If you’re concerned that there are too many ODs graduating each year and that competition is going to get tougher than ever, I have some bad news for you: competition is already worse than you think. Defining your universe of competitors as approximately 40,000 doctors is not even close to correct. Your competition, really, numbers in the millions—especially online.
Before the Internet became ubiquitous and every dry cleaner and plumber had a website, I was telling clients that the way to compete with other doctors is to blow patients away with over-the-top service. The only time this won’t work, I told them, is if your Monday morning patient just returned from a Disney vacation on Sunday. In that unfortunate event, every task and procedure in your practice will be gauged against top-flight corporate standards for customer service. “If the maid at the Disney hotel can fold towels into mouse ears, why can’t your contact lens solutions be arranged in the shape of an eye? That seems so obvious!”
Destinations and Detours
In the digital age, this face-to-face customer experience challenge still exists. But because of the Internet, we are forced to step up our game to compete against all the other non-contact lens related websites.
Expecting a patient to turn on a computer and go straight to your site is unrealistic. Even if they click nowhere else, they have at least started their online journey to your office at their home page. That may be Google, Yahoo News, ESPN or literally a million other sites. The point here is that by the time a patient—or, more importantly, a prospective patient—finally lands on your site, they almost certainly have already had experiences with others. And it’s fair to assume at least one site is more captivating to them than a doctor’s. The visit to that other site, just like the actual Disney vacation, becomes the new yardstick against which your site, and ultimately your practice, will be measured.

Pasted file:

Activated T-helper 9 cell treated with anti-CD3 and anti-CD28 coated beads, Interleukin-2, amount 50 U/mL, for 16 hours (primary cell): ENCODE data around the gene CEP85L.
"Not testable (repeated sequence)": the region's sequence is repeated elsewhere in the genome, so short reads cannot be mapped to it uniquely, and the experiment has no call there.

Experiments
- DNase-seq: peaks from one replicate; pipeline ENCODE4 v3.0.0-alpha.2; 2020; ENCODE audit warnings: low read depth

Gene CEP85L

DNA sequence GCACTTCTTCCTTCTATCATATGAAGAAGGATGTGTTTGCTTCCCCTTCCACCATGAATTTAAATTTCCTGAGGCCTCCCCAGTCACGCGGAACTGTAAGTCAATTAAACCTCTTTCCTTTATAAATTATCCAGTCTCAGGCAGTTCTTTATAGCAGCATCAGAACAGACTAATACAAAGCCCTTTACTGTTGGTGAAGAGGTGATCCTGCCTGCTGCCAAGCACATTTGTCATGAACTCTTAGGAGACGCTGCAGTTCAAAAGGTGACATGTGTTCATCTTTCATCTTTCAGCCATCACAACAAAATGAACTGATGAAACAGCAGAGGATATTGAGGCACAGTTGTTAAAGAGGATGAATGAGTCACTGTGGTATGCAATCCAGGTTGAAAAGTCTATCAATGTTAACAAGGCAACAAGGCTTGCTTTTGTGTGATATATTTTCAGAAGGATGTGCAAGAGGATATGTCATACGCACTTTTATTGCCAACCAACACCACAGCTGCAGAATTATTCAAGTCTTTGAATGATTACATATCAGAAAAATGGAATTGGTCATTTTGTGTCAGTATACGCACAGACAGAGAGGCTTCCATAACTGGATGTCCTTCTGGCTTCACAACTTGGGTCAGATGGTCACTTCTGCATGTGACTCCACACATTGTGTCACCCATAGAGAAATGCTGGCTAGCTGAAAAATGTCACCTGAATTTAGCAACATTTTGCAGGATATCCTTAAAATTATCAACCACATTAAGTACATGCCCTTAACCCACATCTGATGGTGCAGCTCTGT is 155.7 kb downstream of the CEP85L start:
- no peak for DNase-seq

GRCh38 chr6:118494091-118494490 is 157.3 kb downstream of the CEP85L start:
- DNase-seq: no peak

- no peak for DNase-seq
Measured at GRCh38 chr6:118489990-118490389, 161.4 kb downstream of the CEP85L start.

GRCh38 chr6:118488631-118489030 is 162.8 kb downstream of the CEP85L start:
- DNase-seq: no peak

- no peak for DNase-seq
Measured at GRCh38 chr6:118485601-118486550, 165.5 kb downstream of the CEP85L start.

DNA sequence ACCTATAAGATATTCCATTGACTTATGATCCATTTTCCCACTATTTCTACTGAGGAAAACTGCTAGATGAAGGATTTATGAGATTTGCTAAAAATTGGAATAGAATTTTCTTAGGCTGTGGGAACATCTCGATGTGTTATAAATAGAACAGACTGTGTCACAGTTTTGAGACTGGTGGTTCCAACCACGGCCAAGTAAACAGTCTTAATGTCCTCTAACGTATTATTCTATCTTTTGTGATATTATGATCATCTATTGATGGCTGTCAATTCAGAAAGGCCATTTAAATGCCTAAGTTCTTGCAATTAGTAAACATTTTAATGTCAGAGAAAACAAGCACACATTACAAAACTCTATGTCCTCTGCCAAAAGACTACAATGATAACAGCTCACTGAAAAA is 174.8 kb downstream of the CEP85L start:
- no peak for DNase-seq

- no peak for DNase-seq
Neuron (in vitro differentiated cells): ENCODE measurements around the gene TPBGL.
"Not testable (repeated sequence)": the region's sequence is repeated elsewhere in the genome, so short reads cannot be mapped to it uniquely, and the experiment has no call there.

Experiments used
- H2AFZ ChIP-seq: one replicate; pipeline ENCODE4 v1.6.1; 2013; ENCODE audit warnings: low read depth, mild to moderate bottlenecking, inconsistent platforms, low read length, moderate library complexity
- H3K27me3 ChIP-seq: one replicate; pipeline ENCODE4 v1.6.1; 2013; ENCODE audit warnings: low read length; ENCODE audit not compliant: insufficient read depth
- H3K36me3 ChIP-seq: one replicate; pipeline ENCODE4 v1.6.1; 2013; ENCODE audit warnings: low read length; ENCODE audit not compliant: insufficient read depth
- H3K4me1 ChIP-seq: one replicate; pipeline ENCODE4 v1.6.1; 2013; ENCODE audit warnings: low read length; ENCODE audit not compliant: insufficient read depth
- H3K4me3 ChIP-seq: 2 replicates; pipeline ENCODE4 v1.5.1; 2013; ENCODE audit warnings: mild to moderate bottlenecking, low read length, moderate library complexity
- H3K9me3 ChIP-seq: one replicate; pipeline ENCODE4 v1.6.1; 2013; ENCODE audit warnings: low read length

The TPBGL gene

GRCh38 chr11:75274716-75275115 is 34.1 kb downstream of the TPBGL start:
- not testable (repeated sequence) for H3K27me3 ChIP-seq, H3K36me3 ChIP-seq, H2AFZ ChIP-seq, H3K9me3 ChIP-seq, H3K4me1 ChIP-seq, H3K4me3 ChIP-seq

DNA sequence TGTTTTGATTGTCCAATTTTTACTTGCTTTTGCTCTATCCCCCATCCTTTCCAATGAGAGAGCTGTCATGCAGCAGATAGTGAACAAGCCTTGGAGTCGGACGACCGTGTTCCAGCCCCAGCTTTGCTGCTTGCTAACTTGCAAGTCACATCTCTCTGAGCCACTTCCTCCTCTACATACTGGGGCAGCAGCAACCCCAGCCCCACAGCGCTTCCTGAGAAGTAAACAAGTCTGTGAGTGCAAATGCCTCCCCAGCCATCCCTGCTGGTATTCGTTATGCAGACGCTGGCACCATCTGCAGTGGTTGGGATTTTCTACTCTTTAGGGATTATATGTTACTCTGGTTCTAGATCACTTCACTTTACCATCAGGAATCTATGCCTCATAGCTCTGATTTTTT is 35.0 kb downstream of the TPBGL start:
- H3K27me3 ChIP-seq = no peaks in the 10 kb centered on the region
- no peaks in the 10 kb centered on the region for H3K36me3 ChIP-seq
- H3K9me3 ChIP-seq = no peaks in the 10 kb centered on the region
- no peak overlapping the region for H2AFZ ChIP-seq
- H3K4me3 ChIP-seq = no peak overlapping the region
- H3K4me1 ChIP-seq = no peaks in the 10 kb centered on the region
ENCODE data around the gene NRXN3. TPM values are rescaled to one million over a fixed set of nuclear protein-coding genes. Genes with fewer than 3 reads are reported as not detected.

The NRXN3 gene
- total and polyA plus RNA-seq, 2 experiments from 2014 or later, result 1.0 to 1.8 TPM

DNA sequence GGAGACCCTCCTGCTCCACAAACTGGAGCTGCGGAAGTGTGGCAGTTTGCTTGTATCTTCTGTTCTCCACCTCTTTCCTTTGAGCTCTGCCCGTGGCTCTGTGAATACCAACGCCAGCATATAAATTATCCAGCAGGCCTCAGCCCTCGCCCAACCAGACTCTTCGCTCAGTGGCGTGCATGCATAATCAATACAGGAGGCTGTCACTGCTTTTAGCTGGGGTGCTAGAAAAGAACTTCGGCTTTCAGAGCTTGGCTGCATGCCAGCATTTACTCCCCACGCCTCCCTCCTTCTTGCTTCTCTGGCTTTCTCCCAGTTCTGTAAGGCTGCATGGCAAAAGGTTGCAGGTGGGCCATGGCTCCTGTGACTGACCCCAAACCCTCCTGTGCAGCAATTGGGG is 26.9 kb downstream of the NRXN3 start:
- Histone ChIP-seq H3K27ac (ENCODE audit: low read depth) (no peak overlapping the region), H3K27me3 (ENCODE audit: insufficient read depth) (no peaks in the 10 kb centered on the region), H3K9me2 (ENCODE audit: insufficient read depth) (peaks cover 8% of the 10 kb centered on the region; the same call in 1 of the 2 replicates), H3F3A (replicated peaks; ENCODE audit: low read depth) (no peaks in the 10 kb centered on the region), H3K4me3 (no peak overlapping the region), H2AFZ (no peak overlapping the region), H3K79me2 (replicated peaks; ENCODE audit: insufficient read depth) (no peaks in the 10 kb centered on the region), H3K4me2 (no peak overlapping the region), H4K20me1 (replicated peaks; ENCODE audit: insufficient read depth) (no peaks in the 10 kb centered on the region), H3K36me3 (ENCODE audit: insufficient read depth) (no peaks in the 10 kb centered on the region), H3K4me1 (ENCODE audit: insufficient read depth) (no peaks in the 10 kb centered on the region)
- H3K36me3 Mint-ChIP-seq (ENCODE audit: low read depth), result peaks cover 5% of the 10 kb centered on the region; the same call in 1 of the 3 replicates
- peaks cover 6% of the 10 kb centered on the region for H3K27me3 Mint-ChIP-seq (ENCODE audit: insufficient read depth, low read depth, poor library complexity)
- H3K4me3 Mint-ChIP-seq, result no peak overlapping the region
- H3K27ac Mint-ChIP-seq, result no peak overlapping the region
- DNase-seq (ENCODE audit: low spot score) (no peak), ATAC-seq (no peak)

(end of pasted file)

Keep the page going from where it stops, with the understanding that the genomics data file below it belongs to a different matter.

Here’s an actual example.
Joe Sales has to book a flight from New Jersey to Dallas for a business trip two weeks from now. He goes to the airline website and sees all his available options. He chooses the 8:14 a.m. flight, but finds out first class is unavailable. He chooses an aisle coach seat towards the front of the plane and pays for his flight. With one more click, the details are added to his calendar.
Here’s what does not happen. He doesn’t fill in a form that says, “I’d like to go to Dallas in two weeks and I want to sit in first class. Please contact me to set that up.” Rather, he’s able to fulfill his request immediately, and with a great deal of control over the process.
After leaving the airline site, and noticing his screen looks a little blurry with his left eye, he Googles “Eye doctor in Hackensack, NJ.” He sees your name in the first four listings (great job!) and clicks on your site. He clicks the “request an appointment tab” and even though he wonders why the available appointments aren’t displayed like the plane’s seat map, he fills in his desired day and time anyway. So far, so good. The next screen says, “Thank you for your appointment request. We will be contacting you shortly.” At that point, his customer service experience bubble bursts.
Your site has just been compared to his buying experience on the airline’s web site. Do you think they were comparable in his mind? Which site served him better?
Other online competitors will be news sites that deliver content-rich graphics and videos, compared to your plain narratives and simple pictures depicting myopia. Ordering from Amazon raises the bar for the experience of buying contact lenses from you. Completing a hotel room request is the new benchmark for online history sheets. The examples are many, and they all point to the urgency and recognition that the competitive landscape has changed. You’re no longer only in competition with the website for the OD down the street. You’ve got millions of other online competitors and it’s time to step up your online game!